Afghan Investigation Finds 17 Died In Airstrike

By: Associated Press
By: Associated Press

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Saturday, April 13, 2013

Both Taliban insurgents and the U.S. military were to blame for an airstrike a week ago that killed 17 people, including a dozen children, during a fierce battle in eastern Afghanistan, President Hamid Karzai said Saturday.

Karzai made his comments after an Afghan investigation into the April 6 attack raised the civilian death toll from 11 to 17, including 12 children, four women and one innocent man. An American civilian adviser was also killed during the fighting.

The Afghan report says the U.S. strike occurred after the Afghan intelligence service came under attack by militants during an operation to arrest two insurgent commanders in the Shigal district of Kunar province. The area is a major infiltration route for insurgents from sanctuaries in northwestern Pakistan to Afghanistan.

The U.S.-led coalition has confirmed that it launched airstrikes in Kunar province that day but it has not confirmed civilian casualties, saying the investigation is ongoing.

Afghan forces came under fire with heavy and light weapons as they were about to leave the area. It was in that fighting that the American was killed, causing the Americans to call for air support to move the body from the area at the same time houses believed to be containing suspected insurgents were bombarded for hours from the air, according to the report.

It said most of the houses were made of wood and mud and collapsed under the shock of the airstrikes, causing the deaths.

The death of Afghan civilians caught in crossfire has been a major point of contention between international forces and the Afghan government. Earlier this year, Karzai banned his troops from requesting coalition airstrikes following another deadly airstrike in Kunar.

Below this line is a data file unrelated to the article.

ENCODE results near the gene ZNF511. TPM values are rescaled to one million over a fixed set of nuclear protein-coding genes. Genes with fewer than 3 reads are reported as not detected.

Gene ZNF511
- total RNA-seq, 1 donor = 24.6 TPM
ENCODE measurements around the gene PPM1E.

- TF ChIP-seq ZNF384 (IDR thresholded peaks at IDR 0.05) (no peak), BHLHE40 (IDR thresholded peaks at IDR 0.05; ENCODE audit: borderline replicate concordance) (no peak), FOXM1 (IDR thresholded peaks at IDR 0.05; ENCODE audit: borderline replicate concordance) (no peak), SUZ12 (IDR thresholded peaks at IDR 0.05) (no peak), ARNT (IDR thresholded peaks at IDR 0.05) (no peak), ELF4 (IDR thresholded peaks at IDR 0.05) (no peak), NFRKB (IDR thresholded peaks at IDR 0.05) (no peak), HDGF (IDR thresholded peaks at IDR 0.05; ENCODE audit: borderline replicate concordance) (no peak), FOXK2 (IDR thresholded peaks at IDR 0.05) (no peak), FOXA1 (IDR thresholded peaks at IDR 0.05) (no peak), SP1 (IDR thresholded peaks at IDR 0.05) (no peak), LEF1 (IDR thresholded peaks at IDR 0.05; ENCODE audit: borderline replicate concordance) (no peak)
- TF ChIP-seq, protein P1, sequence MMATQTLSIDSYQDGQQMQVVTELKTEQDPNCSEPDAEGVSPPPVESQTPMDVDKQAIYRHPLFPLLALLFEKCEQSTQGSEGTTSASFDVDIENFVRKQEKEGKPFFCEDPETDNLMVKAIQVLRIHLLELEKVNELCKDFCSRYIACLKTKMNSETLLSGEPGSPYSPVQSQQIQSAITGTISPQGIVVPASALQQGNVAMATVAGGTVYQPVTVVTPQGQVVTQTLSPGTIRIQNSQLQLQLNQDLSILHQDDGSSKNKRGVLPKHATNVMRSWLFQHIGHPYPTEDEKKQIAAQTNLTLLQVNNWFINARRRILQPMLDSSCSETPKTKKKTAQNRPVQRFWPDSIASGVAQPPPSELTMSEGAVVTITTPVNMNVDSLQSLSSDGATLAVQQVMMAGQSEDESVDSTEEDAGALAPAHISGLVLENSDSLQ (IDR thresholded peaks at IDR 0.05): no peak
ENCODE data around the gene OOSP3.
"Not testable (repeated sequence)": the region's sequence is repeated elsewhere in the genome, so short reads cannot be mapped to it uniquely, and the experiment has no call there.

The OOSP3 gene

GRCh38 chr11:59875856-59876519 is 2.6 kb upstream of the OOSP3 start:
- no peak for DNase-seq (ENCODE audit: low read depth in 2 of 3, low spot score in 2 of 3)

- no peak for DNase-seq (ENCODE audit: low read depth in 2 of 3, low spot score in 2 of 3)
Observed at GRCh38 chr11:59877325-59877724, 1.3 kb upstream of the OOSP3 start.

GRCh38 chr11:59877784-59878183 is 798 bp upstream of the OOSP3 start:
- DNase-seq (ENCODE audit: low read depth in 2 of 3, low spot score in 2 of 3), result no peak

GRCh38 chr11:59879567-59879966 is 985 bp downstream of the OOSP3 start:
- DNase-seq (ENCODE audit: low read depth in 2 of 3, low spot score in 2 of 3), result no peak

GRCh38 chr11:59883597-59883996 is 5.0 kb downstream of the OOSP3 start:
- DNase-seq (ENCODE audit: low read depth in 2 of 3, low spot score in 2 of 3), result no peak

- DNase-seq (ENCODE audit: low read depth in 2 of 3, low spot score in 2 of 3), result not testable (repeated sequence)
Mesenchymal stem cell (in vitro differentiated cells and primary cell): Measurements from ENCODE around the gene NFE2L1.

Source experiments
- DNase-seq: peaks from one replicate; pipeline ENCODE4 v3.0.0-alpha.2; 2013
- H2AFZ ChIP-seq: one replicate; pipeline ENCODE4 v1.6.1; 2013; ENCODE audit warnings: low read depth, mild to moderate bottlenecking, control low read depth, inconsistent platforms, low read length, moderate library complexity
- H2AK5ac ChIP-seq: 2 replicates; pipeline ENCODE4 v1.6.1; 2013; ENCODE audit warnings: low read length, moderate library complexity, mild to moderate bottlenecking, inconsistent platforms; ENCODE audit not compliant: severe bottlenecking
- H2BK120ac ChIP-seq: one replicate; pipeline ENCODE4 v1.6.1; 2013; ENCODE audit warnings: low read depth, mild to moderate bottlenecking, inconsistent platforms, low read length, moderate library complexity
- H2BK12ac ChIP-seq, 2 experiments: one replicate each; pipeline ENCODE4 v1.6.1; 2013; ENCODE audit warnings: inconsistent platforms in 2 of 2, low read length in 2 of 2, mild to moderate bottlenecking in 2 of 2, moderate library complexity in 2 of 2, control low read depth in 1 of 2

While he said that airstrikes on residential areas were unacceptable, he also strongly condemned insurgents for taking cover in civilian houses during the battle.

Karzai also ordered government officials to offer immediate help to the families who were harmed in the attack, the statement said, without elaborating.

The investigation was carried out by a government delegation sent from Kabul that worked with 75 tribal elders in the area.

Afghan forces have been increasingly taking the lead in combat operations as international forces move to complete their withdrawal by the end of 2014. But U.S. and other foreign troops still participate and provide air support as they try to clear areas of insurgents and prepare the Afghans to take control.

In other violence, Taliban militants fired rockets at the coalition-controlled section of the airport Saturday in Jalalabad, 125 kilometers (78 miles) east of Kabul, damaging a helicopter.

Coalition spokesman Maj. Adam Wojack confirmed in an email that the air base came under fire by rockets or mortar shells and said one civilian helicopter was damaged. No coalition aircraft were damaged and no casualties were reported, he added.

The Taliban claimed responsibility for the attack. Taliban spokesman Zabiullah Mujahid said militants fired three rockets at the air base "and reports show one American helicopter was destroyed and other damage was caused."


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